With an aim of promoting climate-smartness in farm irrigation systems, SPICE - Solar Pump Irrigators’ Cooperative was brought to being with 6 smallholder farmers organized into a platform and offered 7.5-10.8 kWp (Kilo-watt-peak) capacity solar irrigation pumps which were connected to each other in a micro-grid. The cooperative members provided around 5% of the capital cost of the solar panels, pumps and micro grid with the rest being subsidized by the project.
Further, a 25-year power purchase agreement was drawn with the local electricity utility i.e. the Madhya Gujarat Vij Company Limited (MGVCL). The latter offered the cooperative a feed-in-tariff of USD 0.07/kWh (kilo-watt-hour) for evacuating their surplus solar power to the electricity grid. This tariff is supplemented from IWMI-Tata funds by IWMI-CCAFS with an additional USD 0.02/kWh ‘Green Energy Bonus’ and USD 0.02/kWh ‘Groundwater Conservation Bonus’, taking the total tariff up to USD 0.11/kWh.
Achieving a metamorphosis
Treating solar power as a remunerative crop and crafting a resultant, sustainable business model began to rapidly transform the scenario around Dhundi with the most direct bearing on the very lives of the 6 farmers in the cooperative. By early 2016, nearly 48,000 kWh of surplus power was sold to the MGVCL, earning the farmers an additional income of around USD 5, 300. As benefits became clear, three more farmers joined the cooperative contributing USD 390/kWp upfront, five times more than what the first six members had contributed. Even more farmers wanted to join but the contract with MGVCL capped total capacity of Dhundi SPICE at 100 kWp. Since the inception of the first sale in May 2016, the total units of surplus power sold till date stands at approximately 98,000 kWh and is slated to cross the 100,000 margin very soon. In fact, in January 2018 alone, one of the members sold 4,300 units of power from his farm alone, thus, generating an additional income of around USD 470 for himself.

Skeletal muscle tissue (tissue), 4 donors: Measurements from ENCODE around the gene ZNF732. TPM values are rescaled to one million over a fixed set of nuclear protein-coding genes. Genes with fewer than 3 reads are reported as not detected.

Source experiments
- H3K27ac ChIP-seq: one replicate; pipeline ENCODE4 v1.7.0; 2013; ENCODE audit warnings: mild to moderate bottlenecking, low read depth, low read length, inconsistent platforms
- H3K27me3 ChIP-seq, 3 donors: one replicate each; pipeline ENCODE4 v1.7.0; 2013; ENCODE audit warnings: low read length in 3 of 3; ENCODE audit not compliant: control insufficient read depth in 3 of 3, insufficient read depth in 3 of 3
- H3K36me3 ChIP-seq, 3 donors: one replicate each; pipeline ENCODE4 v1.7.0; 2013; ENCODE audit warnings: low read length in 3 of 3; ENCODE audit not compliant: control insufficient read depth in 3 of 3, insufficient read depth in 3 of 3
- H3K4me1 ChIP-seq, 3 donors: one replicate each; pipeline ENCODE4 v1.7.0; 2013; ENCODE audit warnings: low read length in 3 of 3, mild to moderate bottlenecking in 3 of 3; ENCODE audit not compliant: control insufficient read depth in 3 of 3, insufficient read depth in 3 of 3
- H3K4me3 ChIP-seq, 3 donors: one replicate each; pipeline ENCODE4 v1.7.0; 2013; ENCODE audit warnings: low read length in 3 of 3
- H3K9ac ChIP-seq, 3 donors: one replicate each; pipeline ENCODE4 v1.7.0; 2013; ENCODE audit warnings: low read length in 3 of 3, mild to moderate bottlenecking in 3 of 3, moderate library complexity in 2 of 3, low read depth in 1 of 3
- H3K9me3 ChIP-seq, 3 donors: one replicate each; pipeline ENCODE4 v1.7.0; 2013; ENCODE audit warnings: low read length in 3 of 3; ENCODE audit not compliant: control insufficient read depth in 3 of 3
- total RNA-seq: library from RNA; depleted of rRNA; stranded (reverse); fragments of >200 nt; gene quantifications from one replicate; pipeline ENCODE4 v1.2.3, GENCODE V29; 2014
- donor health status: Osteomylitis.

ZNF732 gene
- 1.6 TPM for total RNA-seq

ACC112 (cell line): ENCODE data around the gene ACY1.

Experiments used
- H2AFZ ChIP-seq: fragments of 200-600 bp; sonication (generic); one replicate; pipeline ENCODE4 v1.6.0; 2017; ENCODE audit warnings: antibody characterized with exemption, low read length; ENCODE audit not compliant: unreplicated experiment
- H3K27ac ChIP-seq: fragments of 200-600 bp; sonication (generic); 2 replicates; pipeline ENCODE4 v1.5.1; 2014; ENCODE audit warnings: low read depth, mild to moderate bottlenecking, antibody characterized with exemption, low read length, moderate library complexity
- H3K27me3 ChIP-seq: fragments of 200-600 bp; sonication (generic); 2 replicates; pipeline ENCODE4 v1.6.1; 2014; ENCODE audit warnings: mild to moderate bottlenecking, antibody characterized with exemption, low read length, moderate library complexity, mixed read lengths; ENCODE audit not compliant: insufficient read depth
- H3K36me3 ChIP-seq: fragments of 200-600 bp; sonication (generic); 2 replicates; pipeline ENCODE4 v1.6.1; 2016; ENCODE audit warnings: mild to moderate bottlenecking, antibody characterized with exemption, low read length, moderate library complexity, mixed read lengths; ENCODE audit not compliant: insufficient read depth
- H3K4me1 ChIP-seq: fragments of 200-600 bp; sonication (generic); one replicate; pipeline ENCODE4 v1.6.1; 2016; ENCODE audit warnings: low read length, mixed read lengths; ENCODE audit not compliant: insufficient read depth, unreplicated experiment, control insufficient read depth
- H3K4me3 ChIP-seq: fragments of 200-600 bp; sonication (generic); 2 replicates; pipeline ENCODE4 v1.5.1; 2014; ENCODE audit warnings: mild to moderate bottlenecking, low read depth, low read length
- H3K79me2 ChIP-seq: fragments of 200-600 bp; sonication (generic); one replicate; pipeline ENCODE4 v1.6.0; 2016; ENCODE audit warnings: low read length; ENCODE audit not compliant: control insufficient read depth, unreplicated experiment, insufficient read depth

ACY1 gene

On the other side of the benefit spectrum lies the DISCOMS and the government itself that are being liberated from the debilitating farm power subsidies. In a scenario of farmers having access to grid power connectivity the DISCOM would be obliged to provide not just a hefty subsidy but also bear the additional costs involving infrastructure installation.
Most importantly, such initiatives put to motion the attainment of the nation’s intended nationally determined contributions (INDCs) towards reducing greenhouse gas emissions. At Dhundi, carbon dioxide emissions from the site has been reduced by 56.5 tons with the replacement of diesel with a clean source of power. The bonus of the model lies in making groundwater irrigation climate-smart as the potential for selling off surplus power is promoting measured withdrawal and application of water. Further, land use has seen change wherein the farmers have installed solar panels on their fields at an elevation, thus, allowing them to cultivate shade loving crops below the panels, thereby the model reducing the land footprint of solar expansion on the whole.
Tushaar Shah, an economist and public policy specialist, is a former director of the Institute of Rural Management at Anand in India. He has also worked extensively on energy-irrigation nexus in India.